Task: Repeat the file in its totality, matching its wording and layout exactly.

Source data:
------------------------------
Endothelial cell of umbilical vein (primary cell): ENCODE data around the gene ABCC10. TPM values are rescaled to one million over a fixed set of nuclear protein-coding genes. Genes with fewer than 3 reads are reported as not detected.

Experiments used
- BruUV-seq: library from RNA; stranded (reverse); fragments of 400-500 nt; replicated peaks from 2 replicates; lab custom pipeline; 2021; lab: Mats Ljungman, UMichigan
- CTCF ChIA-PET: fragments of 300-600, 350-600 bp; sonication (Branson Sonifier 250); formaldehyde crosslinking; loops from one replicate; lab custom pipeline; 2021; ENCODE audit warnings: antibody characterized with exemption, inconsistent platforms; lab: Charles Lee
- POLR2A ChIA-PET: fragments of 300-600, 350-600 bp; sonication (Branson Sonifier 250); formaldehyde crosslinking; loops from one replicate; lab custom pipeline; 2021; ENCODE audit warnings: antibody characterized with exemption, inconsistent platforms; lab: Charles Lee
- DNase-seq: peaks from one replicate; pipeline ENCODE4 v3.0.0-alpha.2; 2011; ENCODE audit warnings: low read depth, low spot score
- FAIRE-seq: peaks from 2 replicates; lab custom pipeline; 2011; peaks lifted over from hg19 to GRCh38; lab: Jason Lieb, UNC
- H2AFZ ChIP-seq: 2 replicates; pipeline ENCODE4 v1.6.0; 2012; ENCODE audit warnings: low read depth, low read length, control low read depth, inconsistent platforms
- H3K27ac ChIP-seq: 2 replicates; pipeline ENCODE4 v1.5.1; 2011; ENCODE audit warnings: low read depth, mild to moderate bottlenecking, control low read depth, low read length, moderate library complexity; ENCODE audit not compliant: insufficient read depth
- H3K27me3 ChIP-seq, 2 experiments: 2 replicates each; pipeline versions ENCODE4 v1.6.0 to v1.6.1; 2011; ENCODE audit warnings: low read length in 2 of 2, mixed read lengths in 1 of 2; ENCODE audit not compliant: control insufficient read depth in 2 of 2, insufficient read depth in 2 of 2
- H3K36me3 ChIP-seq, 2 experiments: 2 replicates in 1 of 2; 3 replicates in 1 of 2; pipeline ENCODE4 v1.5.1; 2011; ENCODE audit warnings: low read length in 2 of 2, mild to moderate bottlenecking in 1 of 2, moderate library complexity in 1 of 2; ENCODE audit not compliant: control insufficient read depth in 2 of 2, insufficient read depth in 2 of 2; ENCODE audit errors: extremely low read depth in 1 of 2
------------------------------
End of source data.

Endothelial cell of umbilical vein (primary cell): ENCODE data around the gene ABCC10. TPM values are rescaled to one million over a fixed set of nuclear protein-coding genes. Genes with fewer than 3 reads are reported as not detected.

Experiments used
- BruUV-seq: library from RNA; stranded (reverse); fragments of 400-500 nt; replicated peaks from 2 replicates; lab custom pipeline; 2021; lab: Mats Ljungman, UMichigan
- CTCF ChIA-PET: fragments of 300-600, 350-600 bp; sonication (Branson Sonifier 250); formaldehyde crosslinking; loops from one replicate; lab custom pipeline; 2021; ENCODE audit warnings: antibody characterized with exemption, inconsistent platforms; lab: Charles Lee
- POLR2A ChIA-PET: fragments of 300-600, 350-600 bp; sonication (Branson Sonifier 250); formaldehyde crosslinking; loops from one replicate; lab custom pipeline; 2021; ENCODE audit warnings: antibody characterized with exemption, inconsistent platforms; lab: Charles Lee
- DNase-seq: peaks from one replicate; pipeline ENCODE4 v3.0.0-alpha.2; 2011; ENCODE audit warnings: low read depth, low spot score
- FAIRE-seq: peaks from 2 replicates; lab custom pipeline; 2011; peaks lifted over from hg19 to GRCh38; lab: Jason Lieb, UNC
- H2AFZ ChIP-seq: 2 replicates; pipeline ENCODE4 v1.6.0; 2012; ENCODE audit warnings: low read depth, low read length, control low read depth, inconsistent platforms
- H3K27ac ChIP-seq: 2 replicates; pipeline ENCODE4 v1.5.1; 2011; ENCODE audit warnings: low read depth, mild to moderate bottlenecking, control low read depth, low read length, moderate library complexity; ENCODE audit not compliant: insufficient read depth
- H3K27me3 ChIP-seq, 2 experiments: 2 replicates each; pipeline versions ENCODE4 v1.6.0 to v1.6.1; 2011; ENCODE audit warnings: low read length in 2 of 2, mixed read lengths in 1 of 2; ENCODE audit not compliant: control insufficient read depth in 2 of 2, insufficient read depth in 2 of 2
- H3K36me3 ChIP-seq, 2 experiments: 2 replicates in 1 of 2; 3 replicates in 1 of 2; pipeline ENCODE4 v1.5.1; 2011; ENCODE audit warnings: low read length in 2 of 2, mild to moderate bottlenecking in 1 of 2, moderate library complexity in 1 of 2; ENCODE audit not compliant: control insufficient read depth in 2 of 2, insufficient read depth in 2 of 2; ENCODE audit errors: extremely low read depth in 1 of 2